208686 Role of family for youth in violent environments

Tuesday, November 10, 2009

Douglas Wiebe, PhD , Department of Biostatistics and Epidemiology, University of Pennsylvania, Philadelphia, PA
Catherine McDonald, PhD(c), RN , School of Nursing, University of Pennsylvania, Philadelphia, PA
Terry Guerra , Achieveability, Philadelphia, PA
Nicole A. Thomas, MBA , Philadelphia Area Research Community Coalition, University of Pennsylvania, Philadelphia, PA
Therese Richmond, PhD, CRNP, FAAN , School of Nursing, University of Pennsylvania, Philadelphia, PA
Background: High violence levels in Philadelphia affect youth and pose substantial challenges for healthy development.

Purpose: Test the hypothesis that healthy family functioning serves to enhance youth's self-esteem and to decrease the use of confrontational coping in neighborhoods with prevalent community violence.

Methods: A paper and pen survey was administered to 110 youth (10-16 yrs; 54% female) recruited from community settings and recreation centers in three Philadelphia communities. Standardized questions assessed participants' community violence exposure (CVE), family functioning, peer self-esteem, school self-esteem, and use of confrontational coping. Data were analyzed using multinomial least-squares regression.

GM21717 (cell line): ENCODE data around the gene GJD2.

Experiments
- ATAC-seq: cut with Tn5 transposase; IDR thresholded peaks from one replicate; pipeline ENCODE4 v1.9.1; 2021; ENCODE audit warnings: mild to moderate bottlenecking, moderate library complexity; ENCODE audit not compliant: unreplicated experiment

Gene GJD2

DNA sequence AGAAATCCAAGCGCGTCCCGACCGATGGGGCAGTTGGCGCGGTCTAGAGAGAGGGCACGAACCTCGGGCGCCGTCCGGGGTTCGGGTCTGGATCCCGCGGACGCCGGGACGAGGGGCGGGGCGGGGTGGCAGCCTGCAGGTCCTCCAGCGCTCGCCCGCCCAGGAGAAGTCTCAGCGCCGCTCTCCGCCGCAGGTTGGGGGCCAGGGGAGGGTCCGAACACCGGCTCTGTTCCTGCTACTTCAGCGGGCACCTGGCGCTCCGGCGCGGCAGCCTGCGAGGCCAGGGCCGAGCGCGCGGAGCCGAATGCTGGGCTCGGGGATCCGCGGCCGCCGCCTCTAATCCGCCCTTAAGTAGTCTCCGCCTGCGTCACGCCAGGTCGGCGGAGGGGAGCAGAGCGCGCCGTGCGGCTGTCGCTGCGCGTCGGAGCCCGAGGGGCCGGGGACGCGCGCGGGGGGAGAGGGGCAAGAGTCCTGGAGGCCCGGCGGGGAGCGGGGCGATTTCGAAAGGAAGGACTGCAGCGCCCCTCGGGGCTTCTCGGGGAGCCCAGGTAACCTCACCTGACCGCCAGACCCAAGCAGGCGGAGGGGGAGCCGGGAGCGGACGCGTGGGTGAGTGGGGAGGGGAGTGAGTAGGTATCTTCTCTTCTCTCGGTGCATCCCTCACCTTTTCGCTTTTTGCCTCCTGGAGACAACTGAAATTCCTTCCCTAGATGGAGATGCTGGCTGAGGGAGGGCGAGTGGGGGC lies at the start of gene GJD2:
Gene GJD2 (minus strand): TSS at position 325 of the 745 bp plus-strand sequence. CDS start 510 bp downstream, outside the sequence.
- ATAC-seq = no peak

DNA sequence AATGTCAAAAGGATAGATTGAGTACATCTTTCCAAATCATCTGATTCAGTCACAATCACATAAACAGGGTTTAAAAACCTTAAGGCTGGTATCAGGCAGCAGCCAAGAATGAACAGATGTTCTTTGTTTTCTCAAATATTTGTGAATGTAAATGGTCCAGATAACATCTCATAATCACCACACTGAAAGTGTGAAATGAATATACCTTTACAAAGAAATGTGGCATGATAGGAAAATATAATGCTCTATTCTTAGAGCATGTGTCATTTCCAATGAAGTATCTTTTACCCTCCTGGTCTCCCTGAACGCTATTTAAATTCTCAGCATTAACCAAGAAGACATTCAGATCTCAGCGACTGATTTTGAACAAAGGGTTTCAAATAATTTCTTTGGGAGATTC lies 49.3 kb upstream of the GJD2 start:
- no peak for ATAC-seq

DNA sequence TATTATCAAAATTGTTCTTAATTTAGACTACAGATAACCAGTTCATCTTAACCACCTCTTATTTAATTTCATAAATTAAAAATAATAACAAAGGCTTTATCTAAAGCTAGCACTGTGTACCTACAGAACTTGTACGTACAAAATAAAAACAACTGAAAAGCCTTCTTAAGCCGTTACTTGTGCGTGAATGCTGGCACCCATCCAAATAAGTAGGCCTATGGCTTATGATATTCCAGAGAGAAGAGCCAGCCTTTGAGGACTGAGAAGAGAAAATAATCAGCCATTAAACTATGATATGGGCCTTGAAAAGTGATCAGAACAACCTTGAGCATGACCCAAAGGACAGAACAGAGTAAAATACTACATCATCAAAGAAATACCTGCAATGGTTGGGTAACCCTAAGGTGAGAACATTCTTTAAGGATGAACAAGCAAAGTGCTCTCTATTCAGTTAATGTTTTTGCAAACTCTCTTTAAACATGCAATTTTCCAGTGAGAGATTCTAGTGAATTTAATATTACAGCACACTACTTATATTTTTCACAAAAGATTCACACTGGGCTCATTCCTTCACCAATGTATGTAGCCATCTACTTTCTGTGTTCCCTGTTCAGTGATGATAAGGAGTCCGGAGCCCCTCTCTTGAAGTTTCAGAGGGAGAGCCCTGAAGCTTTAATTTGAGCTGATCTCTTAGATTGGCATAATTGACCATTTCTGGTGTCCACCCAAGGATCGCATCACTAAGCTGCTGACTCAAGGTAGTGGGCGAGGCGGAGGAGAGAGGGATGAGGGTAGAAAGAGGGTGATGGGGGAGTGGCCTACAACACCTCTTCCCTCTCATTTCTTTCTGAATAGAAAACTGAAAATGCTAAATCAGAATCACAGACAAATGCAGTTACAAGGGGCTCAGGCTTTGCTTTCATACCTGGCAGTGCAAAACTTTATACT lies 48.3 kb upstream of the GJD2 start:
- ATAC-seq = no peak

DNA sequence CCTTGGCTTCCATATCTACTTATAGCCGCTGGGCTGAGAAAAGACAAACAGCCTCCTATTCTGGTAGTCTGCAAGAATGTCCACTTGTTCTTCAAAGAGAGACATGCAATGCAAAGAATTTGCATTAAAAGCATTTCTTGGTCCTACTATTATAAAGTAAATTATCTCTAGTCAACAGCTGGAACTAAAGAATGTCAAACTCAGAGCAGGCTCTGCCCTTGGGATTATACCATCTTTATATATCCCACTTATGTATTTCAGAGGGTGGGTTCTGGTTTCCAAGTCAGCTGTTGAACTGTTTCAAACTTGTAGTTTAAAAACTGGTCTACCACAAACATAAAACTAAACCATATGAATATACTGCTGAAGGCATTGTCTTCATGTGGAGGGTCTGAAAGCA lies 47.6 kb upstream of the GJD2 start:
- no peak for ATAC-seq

Results: Over 97% of youth reported some type of CVE, with 35% reporting disproportionately high CVE, and 52% of youth reported healthy family functioning. Controlling for age, gender, and CVE, healthier family functioning was associated with significantly (p<0.05) higher levels of school and peer self-esteem and decreased use of confrontational coping. Using the regression model to derive mean predicted values among subgroup of our sample, youth with healthy family function had significantly higher levels of peer self-esteem than did youth with unhealthy family function (3.4 vs. 2.9 respectively, p<0.05), and significantly higher levels of school self-esteem as well (3.5 vs. 2.8 respectively, p<0.05). Youth from homes with healthy family functioning relied less often on confrontational coping (0.8 vs. 1.5, p<0.05).

Conclusions: The role of the family can be a protective factor in environments of pervasive community violence. Findings suggest that in preventing youth violence and augmenting healthy development, the family can be a point of intervention.

Learning Objectives:
Describe the importance of healthy family functioning on the develop of youth growing up in violence communities.

Presenting author's disclosure statement:

Qualified on the content I am responsible for because: I am a researcher with community violence as an area of expertise.
Any relevant financial relationships? No

I agree to comply with the American Public Health Association Conflict of Interest and Commercial Support Guidelines, and to disclose to the participants any off-label or experimental uses of a commercial product or service discussed in my presentation.